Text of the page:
Saturday, October 30, 2010

Total thieves

I dropped my IPhone between the car and the restaurant at noon. An eyewitness 2 tables over described it - black IPhone with white protective surround. She saw a young woman in med. brown long hair picked it up, show it to her male companion, and walk toward the bar entry. The couple must have changed their minds about a lunchtime drink: the security camera doesn't show them entering the bar.

They took my phone! "The gal looked right at me, which is how I remember her face. I would remember her," said Nadine, who saw the couple.

Of course I closed down my phone account, changed as many passwords as I could remember being on it, and filed a police report. AT&T didn't charge us for the immediate 2 hour call to Romania, either.

Not long ago, our daughter worked her last day before beginning a few months of disability. None of her coworkers remarked that they'd miss her, wished her well, or paid any attention to the extra hours she put in the final week. Her body wracked with pain, she ramped up her output, knowing she'd be out of the office to rest and recover. She could have just taken the week off, according to her docs, but didn't want to leave the company hanging. No one seemed to care, either about her or her efforts.

These two incidents reminded me of the times several public school moms would grill me about how our home-schooled children could be properly socialized, without constant interaction with peers. "I think they'll be fine," I said, watching their own kids growing up. Those "well-socialized" peers look through people they pass on the sidewalk, would never stoop to say hello to a stranger, and have no time left over to care for others. Big generalization, I know. But hopefully our kids notice the hurting. I know they'd turn in a lost IPhone without hesitation.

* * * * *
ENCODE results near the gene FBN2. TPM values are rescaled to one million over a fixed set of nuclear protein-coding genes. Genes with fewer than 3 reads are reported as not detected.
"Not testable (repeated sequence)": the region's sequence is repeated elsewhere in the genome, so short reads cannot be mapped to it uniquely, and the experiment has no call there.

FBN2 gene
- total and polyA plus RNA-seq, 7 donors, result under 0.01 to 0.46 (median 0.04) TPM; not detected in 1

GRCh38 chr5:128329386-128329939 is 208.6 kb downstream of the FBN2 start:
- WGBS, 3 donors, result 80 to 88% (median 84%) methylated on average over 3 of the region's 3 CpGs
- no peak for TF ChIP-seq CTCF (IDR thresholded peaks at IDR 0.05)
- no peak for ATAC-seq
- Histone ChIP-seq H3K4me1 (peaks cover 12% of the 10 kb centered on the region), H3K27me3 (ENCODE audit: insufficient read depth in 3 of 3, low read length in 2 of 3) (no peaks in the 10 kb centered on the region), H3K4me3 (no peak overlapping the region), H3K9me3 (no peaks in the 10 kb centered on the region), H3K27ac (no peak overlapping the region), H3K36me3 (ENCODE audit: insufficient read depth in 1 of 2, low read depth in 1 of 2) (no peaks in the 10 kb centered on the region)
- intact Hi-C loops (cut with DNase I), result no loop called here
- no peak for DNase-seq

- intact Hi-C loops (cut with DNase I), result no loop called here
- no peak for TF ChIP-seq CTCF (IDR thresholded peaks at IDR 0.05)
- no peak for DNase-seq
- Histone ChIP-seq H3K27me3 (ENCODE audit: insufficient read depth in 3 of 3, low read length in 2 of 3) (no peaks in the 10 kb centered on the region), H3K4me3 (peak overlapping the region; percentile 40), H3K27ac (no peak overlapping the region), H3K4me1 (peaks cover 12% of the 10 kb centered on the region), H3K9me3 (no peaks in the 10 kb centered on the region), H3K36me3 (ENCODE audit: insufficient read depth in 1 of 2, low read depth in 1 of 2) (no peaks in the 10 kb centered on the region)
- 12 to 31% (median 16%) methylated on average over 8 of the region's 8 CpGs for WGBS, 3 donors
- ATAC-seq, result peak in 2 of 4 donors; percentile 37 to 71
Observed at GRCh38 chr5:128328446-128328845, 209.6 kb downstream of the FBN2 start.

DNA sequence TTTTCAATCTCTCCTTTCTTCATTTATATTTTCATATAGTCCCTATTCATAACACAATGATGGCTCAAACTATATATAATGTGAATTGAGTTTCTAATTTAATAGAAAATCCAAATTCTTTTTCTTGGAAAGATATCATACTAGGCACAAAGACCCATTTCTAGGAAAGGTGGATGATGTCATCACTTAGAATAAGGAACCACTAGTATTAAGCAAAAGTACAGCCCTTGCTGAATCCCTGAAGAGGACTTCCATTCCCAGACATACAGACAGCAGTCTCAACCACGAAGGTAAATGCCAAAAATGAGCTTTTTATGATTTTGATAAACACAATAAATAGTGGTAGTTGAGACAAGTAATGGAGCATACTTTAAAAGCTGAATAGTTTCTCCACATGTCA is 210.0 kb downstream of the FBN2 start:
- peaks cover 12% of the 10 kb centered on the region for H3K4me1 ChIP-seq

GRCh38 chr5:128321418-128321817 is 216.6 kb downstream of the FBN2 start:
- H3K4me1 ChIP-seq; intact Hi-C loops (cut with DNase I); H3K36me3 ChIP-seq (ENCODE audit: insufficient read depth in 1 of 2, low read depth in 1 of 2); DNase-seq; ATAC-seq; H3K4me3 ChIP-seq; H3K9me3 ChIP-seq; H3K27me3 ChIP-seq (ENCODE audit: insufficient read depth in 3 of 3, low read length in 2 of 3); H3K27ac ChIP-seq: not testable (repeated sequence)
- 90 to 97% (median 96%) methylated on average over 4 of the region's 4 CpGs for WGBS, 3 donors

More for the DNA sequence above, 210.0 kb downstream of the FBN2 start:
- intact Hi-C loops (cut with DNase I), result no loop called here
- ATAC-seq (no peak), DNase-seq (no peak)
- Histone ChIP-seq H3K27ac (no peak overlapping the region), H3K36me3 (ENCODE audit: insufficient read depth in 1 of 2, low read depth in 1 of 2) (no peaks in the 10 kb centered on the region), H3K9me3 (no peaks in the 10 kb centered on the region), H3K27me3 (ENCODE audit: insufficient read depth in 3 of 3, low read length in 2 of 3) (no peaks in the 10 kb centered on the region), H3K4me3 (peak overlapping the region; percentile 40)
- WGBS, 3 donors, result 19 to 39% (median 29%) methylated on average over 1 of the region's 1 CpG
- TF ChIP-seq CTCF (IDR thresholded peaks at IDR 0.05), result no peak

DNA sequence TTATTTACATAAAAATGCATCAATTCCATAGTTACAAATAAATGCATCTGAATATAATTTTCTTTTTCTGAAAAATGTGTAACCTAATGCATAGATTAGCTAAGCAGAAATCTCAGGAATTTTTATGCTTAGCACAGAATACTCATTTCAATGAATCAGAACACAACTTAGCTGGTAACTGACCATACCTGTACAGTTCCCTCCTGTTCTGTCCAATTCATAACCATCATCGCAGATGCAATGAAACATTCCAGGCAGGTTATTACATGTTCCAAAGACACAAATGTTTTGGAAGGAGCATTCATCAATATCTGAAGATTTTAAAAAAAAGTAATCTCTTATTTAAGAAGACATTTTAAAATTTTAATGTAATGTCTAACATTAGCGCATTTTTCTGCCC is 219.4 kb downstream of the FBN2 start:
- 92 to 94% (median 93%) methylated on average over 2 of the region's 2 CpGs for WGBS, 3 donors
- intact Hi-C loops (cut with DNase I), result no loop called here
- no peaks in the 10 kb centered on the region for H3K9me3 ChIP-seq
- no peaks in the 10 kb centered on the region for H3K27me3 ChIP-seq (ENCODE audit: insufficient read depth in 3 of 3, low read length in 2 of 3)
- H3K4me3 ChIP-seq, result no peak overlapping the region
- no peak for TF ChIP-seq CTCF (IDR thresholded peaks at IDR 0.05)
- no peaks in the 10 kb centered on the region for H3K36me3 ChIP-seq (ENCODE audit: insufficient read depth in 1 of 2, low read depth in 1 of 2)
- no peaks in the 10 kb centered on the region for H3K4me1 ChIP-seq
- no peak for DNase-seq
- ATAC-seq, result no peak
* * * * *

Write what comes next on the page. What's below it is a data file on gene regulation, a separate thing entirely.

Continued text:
It's the conscience -less effrontery in American society that makes me catch my breath. The core value of "It's all about me, all of the time, unless I get some benefit from helping you" upsets me. My parents, my husband, our children, and I did not grow up hearing we were "the prettiest, the strongest, the smartest, and you're better than other kids." I hope we have a realistic view of our capabilities and healthy self-esteem, but we know our limits. There's always someone more needy and many people more proficient than we are - so we enjoy input from others and serving others.

Jesus told us to care for our neighbors. But "positive affirmations" without substance have produced a selfish culture that cultivates its own interests, ignorant of the implications for a healthy society. It's made us total thieves of others' time, resources, and energy in pursuit of our own happiness. And made us (and sister UK) among the most selfish, unhappiest nations in the world, according to recent studies.

Yeah, I'm ticked with the thieves, but I'm also angry at my generation, who taught them "Do your own thing. It's all about you, baby!" (BTW: I look for websites of "free photos" for illustrations.)

Read more:
*Whoever loves pleasure will be a poor man; he who loves wine and oil will not be rich. Proverbs 21:17 NLT

*Whoever says "I know him" but does not keep his commandments is a liar, and the truth is not in him, but whoever keeps his word, in him truly the love of God is perfected. By this we may know that we are in him: whoever says he abides in him ought to walk in the same way in which he walked. 1 John 2:4-6 NLT

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